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Where Is Your Colon?

where is your colon

Your doctor says you should care about your colon and work to keep it healthy — but what exactly is it? Where is your colon? Why should you care about it?

Here’s what you need to know and how to keep it healthy.

What Is a Colon?

The colon is part of the large intestine. Food and drinks pass through the stomach and into the small intestine, where the majority of digestion occurs. Then, they move into the colon, where water, along with some nutrients and electrolytes, is removed. During this process, stool is formed.

Where Is Your Colon?

The colon is located in the abdomen between the small intestine and the rectum. It wraps around the small intestine in an upside-down U-shape and ends at the anus. You generally can’t feel your colon from the outside, as it is well-protected inside your abdomen.

Fun Facts!

  • The colon is 5 feet long. Women have a slightly longer colon.
  • The colon is never empty. Even after a bowel prep for a colonoscopy, it will contain water.
  • Around 38 trillion bacteria live in your colon. That’s about 2 pounds worth!
  • You can live without a colon. But it’s best to keep it healthy so you don’t have to.

How To Keep Your Colon Healthy

Your colon can experience a multitude of diseases and conditions, including cancer. Keeping it healthy and cancer-free is important in order to live your best life. Here are some simple ways to do so:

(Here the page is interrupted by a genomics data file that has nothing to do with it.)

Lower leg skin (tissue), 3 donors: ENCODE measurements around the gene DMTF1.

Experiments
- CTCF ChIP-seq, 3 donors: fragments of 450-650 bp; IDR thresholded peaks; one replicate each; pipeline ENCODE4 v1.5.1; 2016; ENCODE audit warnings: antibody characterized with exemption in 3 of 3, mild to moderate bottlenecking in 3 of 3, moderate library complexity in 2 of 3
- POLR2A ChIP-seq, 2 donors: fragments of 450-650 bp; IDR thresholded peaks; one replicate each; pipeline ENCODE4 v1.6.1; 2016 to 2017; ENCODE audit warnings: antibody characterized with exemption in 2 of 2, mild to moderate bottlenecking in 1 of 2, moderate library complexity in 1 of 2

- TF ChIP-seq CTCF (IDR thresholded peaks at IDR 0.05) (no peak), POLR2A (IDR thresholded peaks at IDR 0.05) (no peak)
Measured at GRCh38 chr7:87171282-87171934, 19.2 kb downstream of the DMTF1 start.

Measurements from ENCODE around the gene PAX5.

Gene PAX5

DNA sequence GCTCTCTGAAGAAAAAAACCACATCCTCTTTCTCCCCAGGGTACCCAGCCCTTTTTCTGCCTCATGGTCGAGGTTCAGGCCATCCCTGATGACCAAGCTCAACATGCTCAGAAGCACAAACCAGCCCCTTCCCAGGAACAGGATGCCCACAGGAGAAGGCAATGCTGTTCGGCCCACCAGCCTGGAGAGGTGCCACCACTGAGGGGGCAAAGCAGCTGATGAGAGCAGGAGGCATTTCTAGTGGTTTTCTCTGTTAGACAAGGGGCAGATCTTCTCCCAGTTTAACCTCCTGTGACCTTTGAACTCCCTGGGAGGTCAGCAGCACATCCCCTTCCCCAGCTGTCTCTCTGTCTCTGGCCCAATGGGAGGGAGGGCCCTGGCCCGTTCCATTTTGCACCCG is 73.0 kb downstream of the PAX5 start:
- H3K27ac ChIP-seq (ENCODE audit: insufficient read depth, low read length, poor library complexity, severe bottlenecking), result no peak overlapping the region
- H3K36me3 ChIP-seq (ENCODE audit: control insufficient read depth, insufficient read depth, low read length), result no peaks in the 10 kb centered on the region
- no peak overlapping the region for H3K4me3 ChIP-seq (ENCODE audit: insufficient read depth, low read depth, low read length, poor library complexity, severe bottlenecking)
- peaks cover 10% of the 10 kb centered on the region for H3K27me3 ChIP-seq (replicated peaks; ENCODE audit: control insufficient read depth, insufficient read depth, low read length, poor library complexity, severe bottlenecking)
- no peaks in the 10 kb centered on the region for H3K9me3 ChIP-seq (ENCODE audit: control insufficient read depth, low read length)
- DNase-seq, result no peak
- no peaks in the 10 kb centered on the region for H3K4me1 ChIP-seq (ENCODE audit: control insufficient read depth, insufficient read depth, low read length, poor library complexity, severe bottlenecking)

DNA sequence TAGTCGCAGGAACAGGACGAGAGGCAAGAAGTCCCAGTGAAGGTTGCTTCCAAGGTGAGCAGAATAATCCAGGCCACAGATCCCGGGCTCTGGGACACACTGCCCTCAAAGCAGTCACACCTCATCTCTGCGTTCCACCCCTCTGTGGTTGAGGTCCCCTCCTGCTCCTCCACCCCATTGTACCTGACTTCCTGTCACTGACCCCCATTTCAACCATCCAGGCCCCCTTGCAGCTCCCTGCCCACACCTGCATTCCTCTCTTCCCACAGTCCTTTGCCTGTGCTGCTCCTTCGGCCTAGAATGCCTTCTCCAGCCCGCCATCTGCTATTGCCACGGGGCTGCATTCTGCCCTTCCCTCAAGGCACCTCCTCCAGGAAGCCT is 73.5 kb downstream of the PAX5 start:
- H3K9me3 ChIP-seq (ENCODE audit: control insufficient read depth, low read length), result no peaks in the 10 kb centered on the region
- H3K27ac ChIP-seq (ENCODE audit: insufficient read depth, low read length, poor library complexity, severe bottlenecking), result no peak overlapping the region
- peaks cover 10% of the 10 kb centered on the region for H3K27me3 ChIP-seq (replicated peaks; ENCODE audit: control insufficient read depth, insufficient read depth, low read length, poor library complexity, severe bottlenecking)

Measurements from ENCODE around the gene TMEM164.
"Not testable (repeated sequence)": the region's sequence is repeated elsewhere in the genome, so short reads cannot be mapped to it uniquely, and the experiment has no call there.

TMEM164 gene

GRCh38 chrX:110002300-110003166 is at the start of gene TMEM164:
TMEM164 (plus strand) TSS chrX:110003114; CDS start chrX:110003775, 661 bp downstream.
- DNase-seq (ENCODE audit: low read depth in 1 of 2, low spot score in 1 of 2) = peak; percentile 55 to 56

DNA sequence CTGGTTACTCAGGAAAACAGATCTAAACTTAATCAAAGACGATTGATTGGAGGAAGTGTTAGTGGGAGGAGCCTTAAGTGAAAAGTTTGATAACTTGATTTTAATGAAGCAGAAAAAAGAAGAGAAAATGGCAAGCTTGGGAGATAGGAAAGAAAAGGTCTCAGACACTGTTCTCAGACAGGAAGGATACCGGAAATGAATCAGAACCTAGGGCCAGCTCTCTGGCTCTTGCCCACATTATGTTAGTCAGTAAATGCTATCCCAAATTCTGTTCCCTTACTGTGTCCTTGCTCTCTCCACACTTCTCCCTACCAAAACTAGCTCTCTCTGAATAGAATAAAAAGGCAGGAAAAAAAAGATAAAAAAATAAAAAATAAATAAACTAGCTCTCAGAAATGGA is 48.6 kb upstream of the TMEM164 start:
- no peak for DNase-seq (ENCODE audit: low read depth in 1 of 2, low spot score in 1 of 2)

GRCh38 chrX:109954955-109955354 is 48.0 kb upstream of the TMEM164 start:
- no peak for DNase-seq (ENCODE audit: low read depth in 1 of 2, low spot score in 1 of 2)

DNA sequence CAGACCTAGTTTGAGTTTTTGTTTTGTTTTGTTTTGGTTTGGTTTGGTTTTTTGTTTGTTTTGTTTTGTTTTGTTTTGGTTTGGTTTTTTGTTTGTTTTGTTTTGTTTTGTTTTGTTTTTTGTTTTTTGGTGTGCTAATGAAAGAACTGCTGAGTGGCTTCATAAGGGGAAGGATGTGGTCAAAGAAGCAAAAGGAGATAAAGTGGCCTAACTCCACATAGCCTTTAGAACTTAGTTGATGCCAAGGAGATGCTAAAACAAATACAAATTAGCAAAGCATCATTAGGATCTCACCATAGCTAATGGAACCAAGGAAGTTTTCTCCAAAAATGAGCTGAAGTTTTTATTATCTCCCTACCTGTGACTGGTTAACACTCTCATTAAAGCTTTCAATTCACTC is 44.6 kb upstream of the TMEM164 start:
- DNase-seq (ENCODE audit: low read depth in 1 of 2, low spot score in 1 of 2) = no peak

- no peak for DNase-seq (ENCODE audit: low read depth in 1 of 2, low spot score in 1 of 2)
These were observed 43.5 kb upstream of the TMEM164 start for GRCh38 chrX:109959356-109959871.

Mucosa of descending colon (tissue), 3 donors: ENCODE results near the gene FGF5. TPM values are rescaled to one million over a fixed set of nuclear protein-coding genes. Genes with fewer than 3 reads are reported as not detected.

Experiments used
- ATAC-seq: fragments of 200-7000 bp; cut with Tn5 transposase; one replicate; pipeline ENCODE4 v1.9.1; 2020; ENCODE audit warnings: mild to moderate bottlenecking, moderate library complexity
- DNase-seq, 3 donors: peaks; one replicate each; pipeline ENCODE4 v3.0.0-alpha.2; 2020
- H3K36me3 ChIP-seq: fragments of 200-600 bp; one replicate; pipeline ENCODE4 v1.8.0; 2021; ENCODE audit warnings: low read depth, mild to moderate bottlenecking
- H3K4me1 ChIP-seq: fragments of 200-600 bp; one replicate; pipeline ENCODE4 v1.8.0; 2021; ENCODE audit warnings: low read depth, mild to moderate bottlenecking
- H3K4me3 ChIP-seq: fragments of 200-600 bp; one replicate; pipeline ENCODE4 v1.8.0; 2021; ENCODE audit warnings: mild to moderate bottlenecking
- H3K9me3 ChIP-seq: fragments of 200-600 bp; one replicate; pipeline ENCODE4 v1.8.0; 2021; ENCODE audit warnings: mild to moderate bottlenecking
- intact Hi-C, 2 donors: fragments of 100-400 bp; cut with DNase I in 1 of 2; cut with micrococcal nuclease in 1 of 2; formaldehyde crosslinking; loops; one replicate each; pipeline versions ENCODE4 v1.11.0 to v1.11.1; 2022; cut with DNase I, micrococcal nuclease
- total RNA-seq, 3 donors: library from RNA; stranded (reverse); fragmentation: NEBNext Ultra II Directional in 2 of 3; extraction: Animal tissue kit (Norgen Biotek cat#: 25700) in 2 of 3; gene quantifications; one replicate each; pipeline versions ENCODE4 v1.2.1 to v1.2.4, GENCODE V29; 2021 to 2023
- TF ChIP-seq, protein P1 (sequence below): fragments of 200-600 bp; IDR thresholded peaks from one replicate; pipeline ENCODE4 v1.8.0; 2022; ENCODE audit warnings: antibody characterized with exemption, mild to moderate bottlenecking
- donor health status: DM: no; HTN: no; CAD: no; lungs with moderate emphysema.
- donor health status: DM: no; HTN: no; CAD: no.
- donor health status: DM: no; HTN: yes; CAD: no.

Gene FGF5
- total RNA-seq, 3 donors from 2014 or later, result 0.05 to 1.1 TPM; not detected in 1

• Eat plenty of fruits and vegetables, as they contain vitamins, nutrients, and fiber. A high-fiber diet has been linked to a lower risk of developing colon cancer.
  • Exercising regularly is not only heart-healthy but can help you maintain a healthy weight. People who exercise 30 minutes per day may have a lower risk of developing colon cancer.
  • Maintaining a healthy weight can significantly reduce your risk of developing colon cancer, as well as many other types of cancer.
  • People who smoke or drink alcohol in excess may be more likely to develop colon cancer, so it is essential to avoid smoking or drinking too much.
  • The best thing you can do for your colon is to get routine cancer screenings to prevent cancer!

Colon Cancer Screening

Colorectal cancer almost always develops from polyps, a precancerous abnormal growth on the inside lining of the colon or rectum. Screening tests like a colonoscopy can identify polyps so they can be removed before they have the chance to turn into cancer. A colonoscopy is the gold standard for cancer screening, and everyone should begin screening for this type of cancer at the age of 45.

Who Is at Risk for Colon Cancer?

Your risk of getting colorectal cancer increases as you get older. This is why screening tests begin at age 45. Other risk factors  include:

  • Inflammatory bowel diseases like Crohn’s disease or ulcerative colitis
  • A personal or family history of colorectal cancer or polyps
  • A sedentary lifestyle
  • A diet low in fruits, vegetables, or dietary fiber
  • A diet high in fat or high in processed meats
  • Being overweight
  • Alcohol consumption and tobacco use

Symptoms of Colon Cancer

Symptoms of this type of cancer can vary, so it is essential to see your doctor if you have any of the following symptoms.

  • Change in bowel habits that last longer than a few weeks
  • Rectal bleeding —dark stools or blood in the stool
  • Rectal pain or pressure
  • Unexplained weight loss
  • Unexplained fatigue or weakness

When to See Your Doctor

Now that your question of “Where is your colon?” is answered, you can take action! At home, you can ensure that you eat a healthy diet and get plenty of exercise. And when problems arise, you can partner with a gastroenterologist to address them as soon as possible.

One of the best actions you can take is to get your colonoscopy when you turn 45. Don’t delay this lifesaving procedure – schedule an appointment today!

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